• What do you know about yourself sexually today? Make this list. Do your actual sexual experiences today mirror your hard-won erotic self-knowledge? Put your ideas into actions, and really live what you really know.

Meditation 2: Sexual Climate

"The raindrops patter on the basho leaf, but these are not tears of grief; this is only the anguish of him who is listening to them." -- Zen saying

In healthy climates, sexuality may thrive. We often don't question the climate in which our sex lives exist. Romantic and erotic attraction seems to arise as an altogether internal urge, but the social and environmental climate where we live has significance. Social climates include neighborhood attitudes, schooled beliefs, media influences, all which certainly influence sexual development. Each of us know from personal experience that certain messages, innocuous or didactic, voiced in certain tones may ring in one's consciousness for years. While your inner orientation might attune you toward chosen messages while tuning out others, there's no doubt that living in a climate of acceptance vs. a climate of repression creates a greater likelihood as to whether healthy or unhealthy dominant messages may become unknowingly assimilated. There are sex acts common enough today such as oral and anal sex, homosexuality, casual sex, that were considered taboo in time's past. To engage in any sex act in a climate of disapproval lends an additional layer of danger that can become intertwined with sexual arousal. Fetishes are often the result of sexual climate, as fetishists are sometimes driven to repeat the unforgettable circumstances of their developing sexuality at crucial stages.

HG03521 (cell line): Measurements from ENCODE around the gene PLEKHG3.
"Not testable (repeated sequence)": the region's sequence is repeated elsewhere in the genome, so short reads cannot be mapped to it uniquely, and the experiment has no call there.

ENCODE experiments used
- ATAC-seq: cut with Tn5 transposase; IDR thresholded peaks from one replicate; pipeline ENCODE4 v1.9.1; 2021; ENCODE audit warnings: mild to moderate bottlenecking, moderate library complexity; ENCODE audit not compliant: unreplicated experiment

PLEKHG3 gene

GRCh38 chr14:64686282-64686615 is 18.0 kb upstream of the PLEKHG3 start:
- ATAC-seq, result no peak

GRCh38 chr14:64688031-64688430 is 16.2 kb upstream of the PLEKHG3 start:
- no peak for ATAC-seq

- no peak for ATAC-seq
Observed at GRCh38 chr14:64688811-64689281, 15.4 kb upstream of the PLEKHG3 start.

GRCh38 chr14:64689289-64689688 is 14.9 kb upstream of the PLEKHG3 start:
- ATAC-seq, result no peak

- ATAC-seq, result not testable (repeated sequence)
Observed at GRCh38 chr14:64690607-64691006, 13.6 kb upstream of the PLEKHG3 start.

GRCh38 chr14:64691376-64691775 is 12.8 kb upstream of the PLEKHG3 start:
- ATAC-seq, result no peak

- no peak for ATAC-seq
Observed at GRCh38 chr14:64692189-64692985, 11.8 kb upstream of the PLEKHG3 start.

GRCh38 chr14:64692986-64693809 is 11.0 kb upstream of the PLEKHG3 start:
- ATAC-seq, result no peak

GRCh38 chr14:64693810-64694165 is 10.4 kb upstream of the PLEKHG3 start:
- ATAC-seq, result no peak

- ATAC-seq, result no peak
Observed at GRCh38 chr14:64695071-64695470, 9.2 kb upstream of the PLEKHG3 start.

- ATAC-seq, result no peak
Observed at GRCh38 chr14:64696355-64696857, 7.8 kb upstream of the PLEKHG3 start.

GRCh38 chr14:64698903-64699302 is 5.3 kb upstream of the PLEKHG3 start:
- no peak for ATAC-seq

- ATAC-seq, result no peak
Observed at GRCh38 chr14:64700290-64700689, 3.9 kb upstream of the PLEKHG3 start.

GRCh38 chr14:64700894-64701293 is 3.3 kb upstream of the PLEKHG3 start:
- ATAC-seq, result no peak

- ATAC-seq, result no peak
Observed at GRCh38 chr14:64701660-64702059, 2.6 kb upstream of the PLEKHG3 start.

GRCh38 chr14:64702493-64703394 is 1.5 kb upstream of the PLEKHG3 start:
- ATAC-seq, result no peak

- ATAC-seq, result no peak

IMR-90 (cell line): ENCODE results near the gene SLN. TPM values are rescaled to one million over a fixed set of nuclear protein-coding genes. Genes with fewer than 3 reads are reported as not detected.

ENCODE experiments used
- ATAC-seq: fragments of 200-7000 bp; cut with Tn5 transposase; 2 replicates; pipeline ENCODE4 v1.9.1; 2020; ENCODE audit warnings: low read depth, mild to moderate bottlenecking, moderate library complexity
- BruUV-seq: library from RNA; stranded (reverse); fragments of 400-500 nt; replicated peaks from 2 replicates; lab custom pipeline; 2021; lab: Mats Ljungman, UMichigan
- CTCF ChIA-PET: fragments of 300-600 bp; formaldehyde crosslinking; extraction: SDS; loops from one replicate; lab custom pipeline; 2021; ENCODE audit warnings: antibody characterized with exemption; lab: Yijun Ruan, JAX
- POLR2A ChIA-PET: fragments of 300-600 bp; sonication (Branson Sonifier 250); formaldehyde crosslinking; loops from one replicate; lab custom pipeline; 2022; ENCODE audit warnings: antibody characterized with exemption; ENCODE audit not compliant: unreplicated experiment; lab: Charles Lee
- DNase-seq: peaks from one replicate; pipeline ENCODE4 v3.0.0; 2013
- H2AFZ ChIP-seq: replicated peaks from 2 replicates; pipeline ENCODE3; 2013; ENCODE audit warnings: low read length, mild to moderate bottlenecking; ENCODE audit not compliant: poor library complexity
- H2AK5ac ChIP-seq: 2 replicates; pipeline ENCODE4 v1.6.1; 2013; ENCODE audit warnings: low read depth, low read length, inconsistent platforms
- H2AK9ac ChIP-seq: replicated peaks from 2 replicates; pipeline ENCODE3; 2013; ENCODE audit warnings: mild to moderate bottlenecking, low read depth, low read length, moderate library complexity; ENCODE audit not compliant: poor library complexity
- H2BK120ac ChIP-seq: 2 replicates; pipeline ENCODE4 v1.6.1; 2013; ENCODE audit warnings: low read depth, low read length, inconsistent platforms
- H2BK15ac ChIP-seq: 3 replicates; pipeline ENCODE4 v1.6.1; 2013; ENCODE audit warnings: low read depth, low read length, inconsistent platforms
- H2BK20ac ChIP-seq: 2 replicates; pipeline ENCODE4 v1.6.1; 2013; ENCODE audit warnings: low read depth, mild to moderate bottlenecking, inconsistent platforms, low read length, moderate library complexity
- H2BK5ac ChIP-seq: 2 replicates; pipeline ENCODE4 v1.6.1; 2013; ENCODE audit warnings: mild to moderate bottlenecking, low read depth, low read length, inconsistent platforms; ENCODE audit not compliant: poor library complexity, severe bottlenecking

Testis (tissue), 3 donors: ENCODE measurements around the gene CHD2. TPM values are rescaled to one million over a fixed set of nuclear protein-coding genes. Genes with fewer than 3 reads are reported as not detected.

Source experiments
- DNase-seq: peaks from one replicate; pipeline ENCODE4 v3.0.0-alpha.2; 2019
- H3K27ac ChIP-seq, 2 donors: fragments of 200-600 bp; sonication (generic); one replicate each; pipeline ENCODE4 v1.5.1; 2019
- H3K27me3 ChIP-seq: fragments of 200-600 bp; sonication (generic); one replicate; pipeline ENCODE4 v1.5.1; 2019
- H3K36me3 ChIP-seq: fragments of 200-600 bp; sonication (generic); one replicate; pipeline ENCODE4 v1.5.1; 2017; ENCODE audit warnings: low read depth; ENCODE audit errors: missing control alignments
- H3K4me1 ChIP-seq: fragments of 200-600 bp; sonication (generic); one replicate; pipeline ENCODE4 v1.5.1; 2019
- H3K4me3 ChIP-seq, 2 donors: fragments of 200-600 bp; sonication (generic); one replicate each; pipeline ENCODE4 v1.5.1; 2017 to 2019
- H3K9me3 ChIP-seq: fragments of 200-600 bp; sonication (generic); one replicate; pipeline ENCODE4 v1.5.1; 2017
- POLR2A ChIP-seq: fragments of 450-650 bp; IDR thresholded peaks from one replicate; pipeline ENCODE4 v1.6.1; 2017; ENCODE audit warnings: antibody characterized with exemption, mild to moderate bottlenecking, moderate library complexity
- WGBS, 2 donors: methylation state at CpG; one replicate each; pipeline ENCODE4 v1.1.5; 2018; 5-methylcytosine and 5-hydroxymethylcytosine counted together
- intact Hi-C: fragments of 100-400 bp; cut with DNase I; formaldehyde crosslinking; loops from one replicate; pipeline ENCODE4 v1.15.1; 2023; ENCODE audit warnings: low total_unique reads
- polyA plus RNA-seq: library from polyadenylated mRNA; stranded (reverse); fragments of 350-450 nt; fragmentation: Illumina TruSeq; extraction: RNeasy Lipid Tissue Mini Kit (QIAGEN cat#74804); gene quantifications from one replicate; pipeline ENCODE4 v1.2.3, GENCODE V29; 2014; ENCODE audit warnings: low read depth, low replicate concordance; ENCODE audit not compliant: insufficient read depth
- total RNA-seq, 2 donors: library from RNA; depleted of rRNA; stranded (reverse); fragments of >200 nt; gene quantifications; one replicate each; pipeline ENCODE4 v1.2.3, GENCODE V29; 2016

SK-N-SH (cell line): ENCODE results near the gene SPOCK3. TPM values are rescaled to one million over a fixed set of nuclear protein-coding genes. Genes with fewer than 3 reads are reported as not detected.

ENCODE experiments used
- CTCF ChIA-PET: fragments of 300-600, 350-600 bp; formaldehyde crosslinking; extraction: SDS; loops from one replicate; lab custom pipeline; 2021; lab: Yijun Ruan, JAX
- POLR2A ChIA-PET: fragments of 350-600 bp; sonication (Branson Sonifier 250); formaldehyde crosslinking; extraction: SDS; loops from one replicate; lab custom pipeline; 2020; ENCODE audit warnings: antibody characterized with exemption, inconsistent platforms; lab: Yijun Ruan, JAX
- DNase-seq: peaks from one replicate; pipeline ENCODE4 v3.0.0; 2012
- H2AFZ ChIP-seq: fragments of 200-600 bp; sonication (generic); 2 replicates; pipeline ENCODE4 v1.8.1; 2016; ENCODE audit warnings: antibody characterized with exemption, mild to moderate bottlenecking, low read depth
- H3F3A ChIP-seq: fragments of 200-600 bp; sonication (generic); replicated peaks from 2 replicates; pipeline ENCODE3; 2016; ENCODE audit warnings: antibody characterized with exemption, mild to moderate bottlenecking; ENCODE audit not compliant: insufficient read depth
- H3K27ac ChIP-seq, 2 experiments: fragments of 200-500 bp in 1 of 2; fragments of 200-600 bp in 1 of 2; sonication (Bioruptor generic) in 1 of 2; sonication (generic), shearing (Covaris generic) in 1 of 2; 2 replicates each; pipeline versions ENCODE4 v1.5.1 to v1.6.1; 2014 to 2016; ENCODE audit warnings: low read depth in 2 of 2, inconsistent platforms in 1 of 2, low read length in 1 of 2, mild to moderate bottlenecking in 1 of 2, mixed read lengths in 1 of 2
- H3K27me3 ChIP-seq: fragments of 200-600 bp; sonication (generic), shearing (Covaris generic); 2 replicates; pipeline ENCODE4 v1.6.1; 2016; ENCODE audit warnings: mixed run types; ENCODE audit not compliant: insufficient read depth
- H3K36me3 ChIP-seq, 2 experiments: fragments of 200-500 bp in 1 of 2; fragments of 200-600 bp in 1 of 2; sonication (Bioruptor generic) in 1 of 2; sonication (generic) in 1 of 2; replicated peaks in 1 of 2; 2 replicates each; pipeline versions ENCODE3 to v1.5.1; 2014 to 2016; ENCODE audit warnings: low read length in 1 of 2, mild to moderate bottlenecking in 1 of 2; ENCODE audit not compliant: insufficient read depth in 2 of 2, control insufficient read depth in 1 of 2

Temperate climates also have an effect. Certain sexual relationships will not survive changes in climate, such as travel or moving to new homes or new cities. We may find marked differences between tropical cultures and colder climes. Less clothing, bountiful vegetation, greater resources for shelter and survival will impact sexuality in easily evidenced ways compared to polar opposite conditions. Of course, sexuality never strictly follows any stereotypes. Still when it comes to any sexual problems or relational conflict, it's healthy to consider the current climate in which they occur through mapping out major external influences, such as diet, exercise, weather, and other contributing factors to relational stress and fatigue.

Daily healthy sex acts

  • 12-Step programs use the term HALT as an acronym for Hungry, Angry, Lonely, or Tired, as a way to check in with one's personal climate. What is your climate today, and how do these factors affect your mentality, emotionality, and sexuality?
  • Today, try to map out the sexual climate of all your significant sexual relationships. Were any of these relationships marked by cramped quarters, stressful jobs, family crisis, health issues, or natural disasters? What might be the impact to current relationships in past conditions, or vice versa?